Bitcoin faces the prospects of undergoing broader downside corrections as hedge funds rush to short stocks that surged impressively during the coronavirus pandemic.
According to the Financial Times, some fund managers have increased their bets against the shares linked to technology, home gym equipment, grocery retail, and healthcare. Tim Campbell of Singapore-based hedge fund Longlead Capital Partners, for instance, called these stocks “the COVID over-earners.”
The co-founder/chief investment officer noted that the current earnings trajectory of some pandemic winners appears unsustainable in the long-run. He predicted that they would return to the pre-coronavirus growth rate at some point.
Analysts have already argued that estimating the actual value of stock market gainers seems complicated, especially amid an environment of ultra-low interest rates and massive central bank and government stimulus that have supported even the worst-looking stocks during the pandemic.
Andrew Sheets, the chief cross-asset strategist at Morgan Stanley, noted that technology – the year’s best performing sector – is at the forefront of facing the most significant declines. He told FT:
“If we’re successful in getting a vaccine and the market thinks 2021 looks more normal, investors may think ‘let me sell companies where it’s as good as it gets now and buy companies with more cyclical earnings’.”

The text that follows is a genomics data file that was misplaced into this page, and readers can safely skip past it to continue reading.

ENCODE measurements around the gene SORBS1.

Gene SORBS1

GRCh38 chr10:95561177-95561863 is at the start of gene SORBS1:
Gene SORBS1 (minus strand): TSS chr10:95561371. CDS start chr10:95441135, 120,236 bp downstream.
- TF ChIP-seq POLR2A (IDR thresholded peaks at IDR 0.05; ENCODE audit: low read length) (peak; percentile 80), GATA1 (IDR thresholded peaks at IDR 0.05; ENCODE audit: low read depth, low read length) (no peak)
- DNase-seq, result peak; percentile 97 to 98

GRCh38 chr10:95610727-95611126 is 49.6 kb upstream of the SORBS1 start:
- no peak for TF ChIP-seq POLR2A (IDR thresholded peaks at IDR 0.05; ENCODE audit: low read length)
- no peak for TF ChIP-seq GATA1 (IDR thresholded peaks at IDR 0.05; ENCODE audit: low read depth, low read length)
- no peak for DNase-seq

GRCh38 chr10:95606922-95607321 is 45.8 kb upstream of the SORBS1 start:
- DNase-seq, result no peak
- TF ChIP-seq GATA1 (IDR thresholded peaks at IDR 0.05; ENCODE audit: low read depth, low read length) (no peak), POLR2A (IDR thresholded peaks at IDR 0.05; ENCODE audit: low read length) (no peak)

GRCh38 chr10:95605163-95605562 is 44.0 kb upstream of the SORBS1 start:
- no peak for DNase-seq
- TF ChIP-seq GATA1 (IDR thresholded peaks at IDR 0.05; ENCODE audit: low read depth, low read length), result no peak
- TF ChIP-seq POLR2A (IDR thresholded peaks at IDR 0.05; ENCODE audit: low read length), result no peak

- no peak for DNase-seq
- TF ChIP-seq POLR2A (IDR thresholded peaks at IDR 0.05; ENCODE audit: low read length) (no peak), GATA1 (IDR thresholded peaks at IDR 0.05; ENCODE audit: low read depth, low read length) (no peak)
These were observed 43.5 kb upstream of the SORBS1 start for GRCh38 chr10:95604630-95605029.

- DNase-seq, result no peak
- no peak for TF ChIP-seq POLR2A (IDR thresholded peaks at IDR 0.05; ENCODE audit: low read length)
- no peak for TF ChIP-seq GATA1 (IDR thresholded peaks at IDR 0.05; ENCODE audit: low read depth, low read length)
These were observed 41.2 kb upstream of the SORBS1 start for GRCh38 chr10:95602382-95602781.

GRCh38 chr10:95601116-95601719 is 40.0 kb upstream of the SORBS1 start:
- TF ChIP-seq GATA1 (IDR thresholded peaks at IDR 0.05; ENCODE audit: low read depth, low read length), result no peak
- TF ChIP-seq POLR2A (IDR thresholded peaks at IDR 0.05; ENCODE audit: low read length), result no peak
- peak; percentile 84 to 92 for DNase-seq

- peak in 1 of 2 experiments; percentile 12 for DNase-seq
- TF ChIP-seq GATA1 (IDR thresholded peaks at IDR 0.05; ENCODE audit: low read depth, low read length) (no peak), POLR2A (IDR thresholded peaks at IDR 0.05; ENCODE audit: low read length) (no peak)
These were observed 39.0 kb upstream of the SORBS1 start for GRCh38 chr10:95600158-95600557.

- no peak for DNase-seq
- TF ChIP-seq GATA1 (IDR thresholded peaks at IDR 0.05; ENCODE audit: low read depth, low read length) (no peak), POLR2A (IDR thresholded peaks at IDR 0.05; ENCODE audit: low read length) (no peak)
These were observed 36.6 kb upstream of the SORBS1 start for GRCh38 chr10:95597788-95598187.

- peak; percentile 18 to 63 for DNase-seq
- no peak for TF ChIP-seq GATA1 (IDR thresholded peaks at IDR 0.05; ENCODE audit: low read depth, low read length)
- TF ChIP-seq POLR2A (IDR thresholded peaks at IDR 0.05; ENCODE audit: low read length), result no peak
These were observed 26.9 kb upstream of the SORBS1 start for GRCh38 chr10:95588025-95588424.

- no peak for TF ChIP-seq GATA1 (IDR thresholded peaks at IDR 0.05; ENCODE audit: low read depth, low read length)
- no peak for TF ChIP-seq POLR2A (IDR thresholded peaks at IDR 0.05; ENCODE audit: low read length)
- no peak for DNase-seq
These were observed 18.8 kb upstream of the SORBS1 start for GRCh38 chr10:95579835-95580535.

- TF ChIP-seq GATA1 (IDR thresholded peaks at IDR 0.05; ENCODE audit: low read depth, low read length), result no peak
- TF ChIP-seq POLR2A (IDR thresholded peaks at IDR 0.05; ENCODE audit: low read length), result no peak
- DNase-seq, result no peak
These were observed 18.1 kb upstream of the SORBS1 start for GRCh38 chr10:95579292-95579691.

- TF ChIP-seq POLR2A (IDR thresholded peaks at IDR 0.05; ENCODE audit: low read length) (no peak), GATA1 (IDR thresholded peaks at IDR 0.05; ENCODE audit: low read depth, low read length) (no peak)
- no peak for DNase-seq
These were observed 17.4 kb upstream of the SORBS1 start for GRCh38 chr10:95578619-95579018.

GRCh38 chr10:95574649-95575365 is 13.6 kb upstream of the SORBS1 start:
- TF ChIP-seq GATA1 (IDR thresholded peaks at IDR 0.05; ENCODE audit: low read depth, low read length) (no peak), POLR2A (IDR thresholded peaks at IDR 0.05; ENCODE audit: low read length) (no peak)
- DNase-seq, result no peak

Bitcoin and the US stock market surged and corrected hand-in-hand amid the coronavirus pandemic.
Analysts noted that the Federal Reserve’s near-zero interest rates, coupled with its infinite bond-buying program, trimmed yields of the US government bonds. As a result, investors’ appetite for riskier assets increased, which led them to cryptocurrencies and equities.
Moreover, the US Congress’s decision to pass a $2 trillion stimulus aid stressed the US dollar. That further prompted investors to seek havens elsewhere, primarily benefiting Bitcoin. It rose by more than 200 percent during the greenback’s decline.
A potential drop across the US stock market risks putting Bitcoin on a similar downside trail. Long-term crypto investor Gordon Gekko called it a “second wave effect” – wherein investors dump their most profitable assets to offset losses elsewhere.
— Gordon GekkoBTC target Oct 2021: $250k (@gordongekkonl) October 14, 2020
It has happened in March 2020.
When the stock market showed signs of plunging harder than usual, investors de-risked their portfolios by shorting the most profitable assets for cash. As a result, gold and Bitcoin – two of the best-performing assets before the crash – plunged alongside the S&P 500, the Dow Jones, and the Nasdaq Composite.
Fund managers holding serious bets against the booming stock market also face the risk of losing their capital. It is because of the hopes that Congress would pass the second coronavirus relief bill by the November 3 US presidential election.
The package, which may fare between $1.6 trillion to $2.3 trillion, would reduce the appeal of holding cash further. As a result, investors would inject more money into the stock and commodity markets based on the so-called “There-Is-No-Alternative” factor.
Bitcoin could benefit from the sentiment, as well.